††††††††††† You will remember that just before the plug got pulled on the Prime Minister last Friday night, he made the comment that people in general have very short memories.† But I say not so short Mister Prime Minister that they do not remember all the pride that swelled in their chests as they recalled the kind of country The Bahamas was designed to be under your predecessor.† This was a country in which Bahamians knew that they were in charge, where Immigration laws were certain and sure in favour of Bahamianization.† This was a country in which Bahamians knew that their land was not being sold out from under them at any and every price, so that to day people are afraid that Bahamians will not be able to afford land in their own country.† The PLP protected The Bahamas for Bahamians.
††††††††††† What we see today is a lot of money in the air, a lot of talk about money in the air. But the middle class of The Bahamas feels displaced and uncertain about the future.† Ask the middle Managers of Sun International how many of them feel like slaves on the job, unable to be promoted to jobs that they know that they can do, doing the work but not getting the pay.† Ask the people at Mr. Ruffinís Marriott Crystal Place Hotel where Bahamian workers feel like second class citizens, where racism seems to be a part of the official policy of the company. In one case a woman, a Black Bahamian was fired because the supervisor did not like the fact that she had her natural African hair plaited in braids. The FNM has fostered the kind of atmosphere that allows that to happen in our country today.
††††††††††† Think about all of the high technology about which the FNM boasts, ladies and gentlemen.† Try driving to your home in South Beach or Carmichael Road at 6 p.m. I had to laugh when I saw that pathetic defensive speech by the Prime Minister on Saturday night in which he listed as one of his accomplishments the solving of the traffic problem on Bay Street by reversing the traffic. Just exactly where does Hubert Ingraham live?† He canít be talking about the same Bay Street and the same traffic that we encounter.† The traffic reversal has been a disaster.
Try getting to Bay Street at 1 p.m. Try reaching a friend on your cellular phone. The delays in traffic during the daytime are intolerable.† The access to the cell phone network is fifty per cent of the time impossible.†† The internet systems are half the time inaccessible.
††††††††††† How about trying to travel within and out of The Bahamas.† It does not matter whether it is Bahamasair or American Eagle.† The service is lousy, lousy, lousy.† The planes are small and uncomfortable and cramped.† But all of that would be acceptable if you could simply plan a schedule by one of these airlines.† It is difficult to do so; they are late whenever you fly on them.† I have never seen such a state where airlines are constantly apologizing for late arrivals and departures.† It has in fact cramped my agreeing to travel within the Bahamas.† The service by Bahamasair is so poor and the delays so frequent that it simply is not worth the headache and degradation of self to travel on the airline.† It is a disgrace.†† But I have a choice to stay home.† What about those who have to travel between the islands.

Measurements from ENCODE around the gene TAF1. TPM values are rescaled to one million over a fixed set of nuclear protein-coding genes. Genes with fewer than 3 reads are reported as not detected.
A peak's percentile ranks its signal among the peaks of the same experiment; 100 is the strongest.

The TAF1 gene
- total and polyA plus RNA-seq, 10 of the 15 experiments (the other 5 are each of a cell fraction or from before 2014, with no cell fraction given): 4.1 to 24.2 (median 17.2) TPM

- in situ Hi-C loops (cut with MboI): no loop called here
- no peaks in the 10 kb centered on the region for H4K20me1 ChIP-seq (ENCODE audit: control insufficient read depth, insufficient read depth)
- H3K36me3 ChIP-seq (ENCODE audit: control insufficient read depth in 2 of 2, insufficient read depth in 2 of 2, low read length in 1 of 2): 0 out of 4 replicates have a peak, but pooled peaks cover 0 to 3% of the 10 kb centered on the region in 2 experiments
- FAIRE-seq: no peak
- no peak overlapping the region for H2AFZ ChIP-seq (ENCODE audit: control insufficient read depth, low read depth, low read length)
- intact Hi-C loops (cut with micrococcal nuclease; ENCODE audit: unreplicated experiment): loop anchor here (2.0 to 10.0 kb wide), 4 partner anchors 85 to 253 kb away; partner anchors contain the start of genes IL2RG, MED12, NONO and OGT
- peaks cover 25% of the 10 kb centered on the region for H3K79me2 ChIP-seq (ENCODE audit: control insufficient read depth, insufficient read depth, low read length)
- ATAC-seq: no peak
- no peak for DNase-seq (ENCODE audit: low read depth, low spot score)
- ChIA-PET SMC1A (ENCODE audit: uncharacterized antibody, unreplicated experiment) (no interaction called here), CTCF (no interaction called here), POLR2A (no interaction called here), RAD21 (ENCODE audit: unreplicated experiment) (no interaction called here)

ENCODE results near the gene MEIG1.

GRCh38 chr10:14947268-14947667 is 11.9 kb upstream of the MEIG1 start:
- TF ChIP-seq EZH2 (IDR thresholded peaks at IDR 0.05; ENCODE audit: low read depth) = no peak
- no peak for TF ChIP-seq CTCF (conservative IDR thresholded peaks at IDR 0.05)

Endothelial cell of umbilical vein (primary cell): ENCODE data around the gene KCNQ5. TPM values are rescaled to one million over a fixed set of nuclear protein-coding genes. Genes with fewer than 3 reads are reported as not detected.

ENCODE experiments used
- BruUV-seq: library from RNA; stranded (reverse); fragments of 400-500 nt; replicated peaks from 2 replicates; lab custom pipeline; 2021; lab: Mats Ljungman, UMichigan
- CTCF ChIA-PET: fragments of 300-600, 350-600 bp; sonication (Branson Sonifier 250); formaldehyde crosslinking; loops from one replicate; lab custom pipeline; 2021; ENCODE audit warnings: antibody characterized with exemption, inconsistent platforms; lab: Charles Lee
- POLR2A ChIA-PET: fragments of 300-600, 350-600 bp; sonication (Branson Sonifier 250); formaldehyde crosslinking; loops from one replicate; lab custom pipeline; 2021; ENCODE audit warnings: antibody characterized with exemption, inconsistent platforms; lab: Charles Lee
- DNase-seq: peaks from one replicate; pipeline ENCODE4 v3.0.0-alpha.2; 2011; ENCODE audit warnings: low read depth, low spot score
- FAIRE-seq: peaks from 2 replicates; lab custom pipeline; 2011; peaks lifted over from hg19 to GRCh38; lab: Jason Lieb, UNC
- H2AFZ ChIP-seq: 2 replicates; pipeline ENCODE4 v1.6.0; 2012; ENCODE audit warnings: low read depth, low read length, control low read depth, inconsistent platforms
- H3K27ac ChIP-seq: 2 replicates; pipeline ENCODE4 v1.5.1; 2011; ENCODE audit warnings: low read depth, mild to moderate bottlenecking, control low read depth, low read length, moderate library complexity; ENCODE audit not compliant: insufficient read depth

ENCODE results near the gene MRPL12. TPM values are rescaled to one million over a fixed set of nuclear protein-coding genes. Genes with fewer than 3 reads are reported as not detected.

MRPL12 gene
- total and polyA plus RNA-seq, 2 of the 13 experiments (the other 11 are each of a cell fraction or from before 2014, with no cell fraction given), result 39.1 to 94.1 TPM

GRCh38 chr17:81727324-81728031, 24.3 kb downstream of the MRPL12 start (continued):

Of course, the FNM are masters at self-delusion and self-congratulations and outright lying in so many things. I heard the Prime Minister saying it is better look around. But I say to him better for whom? For him and his conies, but look around Mr. Prime Minister. Can you really tell us with a straight and bold face that Bahamasair is getting better?† It is an outrage, a disgrace and there is no other thing to do but to call it what it is.†
††††††††††† †These are quality of life issues that must be addressed, and if the PLP were the Government, the first thing that would be done is to put in place legislation that would reassure the Bahamian people that The Bahamas is for Bahamians. There is no more burning question.
There is a construction project near to South Ocean called Sun Valley. The Bahamian workers at the project Sun Valley near South Ocean that Canadians are doing dry wall construction and plumbing taking jobs away from Bahamians. In Lyford Cay, a Bahamian businessman reports that a Canadian plumber is taking jobs from a Bahamian business. He has written to the Department of Immigration to no avail. It is time for high profile visits by the Department of Immigration to these construction sites to see what is going on there.† But we know from the experience of the Bahamians in Freeport that this Government condones the use of foreign labour even where Bahamian skills are available. It is as if they despise the people that elected them.